Corruption in financial systems has been a huge topic in the last few years, especially now in this election year. Hamilton’s relevance to 2016 pop culture in the United States is multi-faceted, possibly more than most realize. I’ll come back to Ham later.
I didn’t know how else to jump in, but that’s what’s sitting in the front of my mind. I’m scared.
Typically I try to focus my blogs on a specific topic, but things are happening too quickly and they’re accelerating at higher rate than…”normal.”
When I got home this evening, I heard about the sniper-style shooting of the police officers in Dallas. A white Facebook friend shared the breaking news story with the comment “Where’s the outrage?” I resisted the urge to say, “THIS REACTION IS PART OF THE REASON WE STILL HAVE A PROBLEM.”
But I didn’t. I tend to take a breath and keep scrolling instead of engaging folks via social media. Face to face discussions I’m more than open to having, but online, not so much.
Murder is never the best answer. It is an answer for too many, but it is NEVER the best answer. The deaths of humans who also happened to be officers is senseless, but unfortunately, the act of outrage and lashing out in reaction to the senseless deaths of Alton Sterling, Philando Castile, and the victim from the Piedmont Park Hanging is…and I hesitate to say this…but it’s understandable and well, to be blunt, expected and in some fashion, warranted.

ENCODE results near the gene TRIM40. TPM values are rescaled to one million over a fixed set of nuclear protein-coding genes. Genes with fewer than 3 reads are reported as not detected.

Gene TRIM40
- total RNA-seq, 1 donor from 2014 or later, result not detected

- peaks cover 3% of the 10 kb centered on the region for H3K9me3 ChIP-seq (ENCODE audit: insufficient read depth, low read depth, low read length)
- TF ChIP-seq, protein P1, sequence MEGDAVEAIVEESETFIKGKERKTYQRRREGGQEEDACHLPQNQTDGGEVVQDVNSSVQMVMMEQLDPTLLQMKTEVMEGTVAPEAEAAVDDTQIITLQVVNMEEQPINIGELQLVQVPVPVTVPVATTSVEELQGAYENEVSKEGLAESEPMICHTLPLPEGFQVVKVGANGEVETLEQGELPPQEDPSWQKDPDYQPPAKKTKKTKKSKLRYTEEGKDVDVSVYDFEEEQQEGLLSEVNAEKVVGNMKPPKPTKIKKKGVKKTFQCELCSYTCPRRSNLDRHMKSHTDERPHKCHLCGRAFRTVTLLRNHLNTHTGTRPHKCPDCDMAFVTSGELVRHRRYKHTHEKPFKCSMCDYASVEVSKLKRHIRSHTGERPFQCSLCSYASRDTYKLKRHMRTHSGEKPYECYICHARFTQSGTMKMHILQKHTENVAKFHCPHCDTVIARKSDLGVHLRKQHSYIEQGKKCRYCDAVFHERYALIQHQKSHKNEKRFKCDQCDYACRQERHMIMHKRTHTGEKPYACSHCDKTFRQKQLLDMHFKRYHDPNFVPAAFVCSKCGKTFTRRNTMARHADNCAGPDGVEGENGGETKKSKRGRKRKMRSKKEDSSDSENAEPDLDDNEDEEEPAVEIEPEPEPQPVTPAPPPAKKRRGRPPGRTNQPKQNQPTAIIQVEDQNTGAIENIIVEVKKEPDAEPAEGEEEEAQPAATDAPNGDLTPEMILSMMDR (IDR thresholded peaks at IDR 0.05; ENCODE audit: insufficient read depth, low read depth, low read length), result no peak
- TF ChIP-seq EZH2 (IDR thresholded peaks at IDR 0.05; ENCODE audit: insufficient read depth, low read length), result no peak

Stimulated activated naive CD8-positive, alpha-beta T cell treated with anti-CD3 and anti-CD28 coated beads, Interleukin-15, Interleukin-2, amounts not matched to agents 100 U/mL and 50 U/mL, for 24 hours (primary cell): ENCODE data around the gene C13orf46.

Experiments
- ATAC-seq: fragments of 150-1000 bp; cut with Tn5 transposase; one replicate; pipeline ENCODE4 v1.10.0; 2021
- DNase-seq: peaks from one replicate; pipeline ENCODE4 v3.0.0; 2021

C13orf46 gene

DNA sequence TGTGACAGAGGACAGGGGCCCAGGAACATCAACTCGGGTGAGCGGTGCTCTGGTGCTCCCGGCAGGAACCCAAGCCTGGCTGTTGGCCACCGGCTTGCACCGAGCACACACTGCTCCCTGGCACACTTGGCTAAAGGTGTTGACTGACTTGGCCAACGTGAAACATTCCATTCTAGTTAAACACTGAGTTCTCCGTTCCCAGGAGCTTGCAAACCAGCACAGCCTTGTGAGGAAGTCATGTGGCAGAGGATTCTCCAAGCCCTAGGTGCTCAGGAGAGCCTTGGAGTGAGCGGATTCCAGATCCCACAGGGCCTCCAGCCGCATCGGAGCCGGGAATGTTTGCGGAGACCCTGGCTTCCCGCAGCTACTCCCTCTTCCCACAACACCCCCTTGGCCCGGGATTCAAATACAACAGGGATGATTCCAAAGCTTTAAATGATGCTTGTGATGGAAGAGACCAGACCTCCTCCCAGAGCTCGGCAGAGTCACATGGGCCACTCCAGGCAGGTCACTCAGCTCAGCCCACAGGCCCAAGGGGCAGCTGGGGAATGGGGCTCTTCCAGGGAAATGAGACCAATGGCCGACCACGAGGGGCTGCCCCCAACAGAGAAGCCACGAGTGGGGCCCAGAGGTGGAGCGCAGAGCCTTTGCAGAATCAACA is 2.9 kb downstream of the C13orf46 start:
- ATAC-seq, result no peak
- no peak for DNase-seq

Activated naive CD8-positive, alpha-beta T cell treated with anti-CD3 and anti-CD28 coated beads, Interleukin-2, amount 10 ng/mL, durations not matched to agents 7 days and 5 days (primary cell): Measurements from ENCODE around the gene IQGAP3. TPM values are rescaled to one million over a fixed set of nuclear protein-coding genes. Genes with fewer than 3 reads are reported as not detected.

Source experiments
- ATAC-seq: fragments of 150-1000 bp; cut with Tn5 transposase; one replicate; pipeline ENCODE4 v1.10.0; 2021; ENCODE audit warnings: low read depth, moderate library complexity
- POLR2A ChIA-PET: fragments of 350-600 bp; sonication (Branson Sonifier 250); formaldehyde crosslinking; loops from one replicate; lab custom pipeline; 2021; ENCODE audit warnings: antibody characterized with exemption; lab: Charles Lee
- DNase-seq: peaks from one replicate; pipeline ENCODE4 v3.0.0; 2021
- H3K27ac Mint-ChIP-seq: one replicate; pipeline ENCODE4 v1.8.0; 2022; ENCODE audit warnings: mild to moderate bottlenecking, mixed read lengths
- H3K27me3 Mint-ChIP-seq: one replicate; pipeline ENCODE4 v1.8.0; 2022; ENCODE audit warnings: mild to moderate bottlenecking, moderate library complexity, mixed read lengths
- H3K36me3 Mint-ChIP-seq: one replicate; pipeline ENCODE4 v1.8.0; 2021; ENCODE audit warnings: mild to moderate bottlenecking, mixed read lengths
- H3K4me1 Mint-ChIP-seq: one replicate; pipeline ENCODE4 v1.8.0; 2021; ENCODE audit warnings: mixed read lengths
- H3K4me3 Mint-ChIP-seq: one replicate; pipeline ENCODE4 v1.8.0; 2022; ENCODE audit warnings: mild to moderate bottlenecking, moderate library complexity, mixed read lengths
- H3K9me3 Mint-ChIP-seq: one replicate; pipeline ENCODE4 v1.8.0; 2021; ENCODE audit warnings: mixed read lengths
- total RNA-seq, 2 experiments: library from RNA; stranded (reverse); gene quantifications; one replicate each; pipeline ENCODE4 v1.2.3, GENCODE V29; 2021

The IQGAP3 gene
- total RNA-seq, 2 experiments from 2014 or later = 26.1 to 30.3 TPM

I’m not here to say “Fuck the police” or anything of the sort. I hold a great respect for first responders and law enforcement just as I do those in the armed forces. I don’t personally believe that the killing of the Dallas police officers is right, but I can see where the shooters justified themselves.
Michael Brown: Ferguson, Missouri.
Eric Garner: Staten Island, NYC, New York
Alton Sterling: Baton Rouge, Louisiana
Philando Castile: Falcon Heights, Minnesota
I am not a forensic scientist, lawyer, or eye-witness.
I was not in Ferguson, Staten Island, Baton Rouge, or Falcon Heights. I was not in Piedmont Park, Atlanta when the hanging occurred.
I was not at the Dallas protest where the officers were shot.
And right now, there are people saying, “Those officers in Dallas didn’t kill Alton Sterling or Philando Castile, why are you taking out someone else’s mistakes on innocent people?”